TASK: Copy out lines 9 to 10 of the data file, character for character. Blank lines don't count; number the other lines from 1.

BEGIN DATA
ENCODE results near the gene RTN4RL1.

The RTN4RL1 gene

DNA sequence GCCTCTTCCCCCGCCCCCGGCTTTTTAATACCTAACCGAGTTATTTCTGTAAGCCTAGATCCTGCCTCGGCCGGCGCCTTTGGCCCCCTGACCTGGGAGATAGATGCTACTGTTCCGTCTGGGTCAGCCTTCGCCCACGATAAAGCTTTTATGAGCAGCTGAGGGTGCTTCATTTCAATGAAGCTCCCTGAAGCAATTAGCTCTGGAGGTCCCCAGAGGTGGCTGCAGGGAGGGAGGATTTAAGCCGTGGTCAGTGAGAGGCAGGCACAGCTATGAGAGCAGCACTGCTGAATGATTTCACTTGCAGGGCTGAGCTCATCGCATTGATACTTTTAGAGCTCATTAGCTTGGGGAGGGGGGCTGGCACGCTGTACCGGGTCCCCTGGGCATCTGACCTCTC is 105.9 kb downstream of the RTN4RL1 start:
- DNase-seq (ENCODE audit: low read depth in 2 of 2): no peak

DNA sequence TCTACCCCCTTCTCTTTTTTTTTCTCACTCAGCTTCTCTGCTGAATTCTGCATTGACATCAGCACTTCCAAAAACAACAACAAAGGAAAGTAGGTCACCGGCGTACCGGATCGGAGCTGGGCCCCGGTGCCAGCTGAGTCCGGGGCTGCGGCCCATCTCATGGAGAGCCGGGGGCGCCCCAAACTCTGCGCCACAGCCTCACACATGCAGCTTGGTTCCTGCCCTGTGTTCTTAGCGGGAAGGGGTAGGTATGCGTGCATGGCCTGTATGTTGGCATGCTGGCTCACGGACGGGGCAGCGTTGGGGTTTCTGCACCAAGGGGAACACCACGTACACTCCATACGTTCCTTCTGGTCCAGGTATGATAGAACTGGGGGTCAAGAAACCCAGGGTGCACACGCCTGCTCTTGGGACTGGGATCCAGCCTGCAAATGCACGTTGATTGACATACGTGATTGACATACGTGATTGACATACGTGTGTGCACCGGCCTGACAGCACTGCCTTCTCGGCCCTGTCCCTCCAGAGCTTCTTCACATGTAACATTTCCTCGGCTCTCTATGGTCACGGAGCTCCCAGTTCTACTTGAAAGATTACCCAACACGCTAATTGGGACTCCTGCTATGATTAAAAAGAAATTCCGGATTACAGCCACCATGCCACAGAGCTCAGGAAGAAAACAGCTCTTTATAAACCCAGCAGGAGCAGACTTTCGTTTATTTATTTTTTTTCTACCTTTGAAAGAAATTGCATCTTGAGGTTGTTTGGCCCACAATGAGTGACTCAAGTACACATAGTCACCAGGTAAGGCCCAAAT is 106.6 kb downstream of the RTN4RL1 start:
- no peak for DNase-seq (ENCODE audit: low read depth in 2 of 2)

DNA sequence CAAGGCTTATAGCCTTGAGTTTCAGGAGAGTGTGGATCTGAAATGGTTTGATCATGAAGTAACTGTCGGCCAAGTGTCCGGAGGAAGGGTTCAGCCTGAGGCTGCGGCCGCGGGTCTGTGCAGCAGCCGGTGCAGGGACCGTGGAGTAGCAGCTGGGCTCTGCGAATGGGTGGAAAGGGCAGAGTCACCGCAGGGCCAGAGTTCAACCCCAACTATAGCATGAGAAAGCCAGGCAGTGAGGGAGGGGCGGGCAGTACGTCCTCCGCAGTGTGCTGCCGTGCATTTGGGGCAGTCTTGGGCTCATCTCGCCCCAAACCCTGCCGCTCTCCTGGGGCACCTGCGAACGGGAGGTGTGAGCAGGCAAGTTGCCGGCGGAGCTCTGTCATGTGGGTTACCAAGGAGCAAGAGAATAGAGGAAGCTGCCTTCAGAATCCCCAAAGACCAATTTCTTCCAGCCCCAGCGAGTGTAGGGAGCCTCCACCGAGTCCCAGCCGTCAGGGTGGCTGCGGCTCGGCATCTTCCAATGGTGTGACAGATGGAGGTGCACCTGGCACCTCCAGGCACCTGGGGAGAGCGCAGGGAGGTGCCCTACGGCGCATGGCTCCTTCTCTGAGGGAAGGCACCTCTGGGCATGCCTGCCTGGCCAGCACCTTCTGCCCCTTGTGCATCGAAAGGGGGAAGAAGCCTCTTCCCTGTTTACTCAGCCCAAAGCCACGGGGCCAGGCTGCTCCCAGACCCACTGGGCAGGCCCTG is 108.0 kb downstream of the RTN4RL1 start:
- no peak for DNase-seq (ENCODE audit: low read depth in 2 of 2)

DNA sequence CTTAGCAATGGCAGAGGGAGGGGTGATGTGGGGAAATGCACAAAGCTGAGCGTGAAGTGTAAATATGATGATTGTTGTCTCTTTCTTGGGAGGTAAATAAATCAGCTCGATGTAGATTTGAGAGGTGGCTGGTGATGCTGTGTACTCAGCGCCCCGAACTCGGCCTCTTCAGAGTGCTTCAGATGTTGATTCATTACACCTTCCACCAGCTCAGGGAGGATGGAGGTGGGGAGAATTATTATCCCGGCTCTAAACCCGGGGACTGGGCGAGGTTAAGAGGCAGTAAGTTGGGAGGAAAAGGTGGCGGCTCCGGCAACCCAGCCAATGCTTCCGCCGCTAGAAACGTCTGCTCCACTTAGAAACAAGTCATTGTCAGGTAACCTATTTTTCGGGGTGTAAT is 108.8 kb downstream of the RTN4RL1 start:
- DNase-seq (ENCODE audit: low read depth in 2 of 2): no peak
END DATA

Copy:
DNA sequence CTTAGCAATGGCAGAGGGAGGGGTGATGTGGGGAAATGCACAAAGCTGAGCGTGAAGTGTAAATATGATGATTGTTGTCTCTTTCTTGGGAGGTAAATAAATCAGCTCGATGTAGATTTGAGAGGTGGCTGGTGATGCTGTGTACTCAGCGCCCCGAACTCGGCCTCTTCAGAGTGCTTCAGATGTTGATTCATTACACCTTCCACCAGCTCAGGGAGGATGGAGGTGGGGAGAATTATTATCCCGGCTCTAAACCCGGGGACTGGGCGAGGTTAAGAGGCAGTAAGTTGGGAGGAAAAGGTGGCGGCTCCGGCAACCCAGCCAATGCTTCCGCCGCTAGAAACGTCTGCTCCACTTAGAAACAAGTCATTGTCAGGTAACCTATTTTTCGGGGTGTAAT is 108.8 kb downstream of the RTN4RL1 start:
- DNase-seq (ENCODE audit: low read depth in 2 of 2): no peak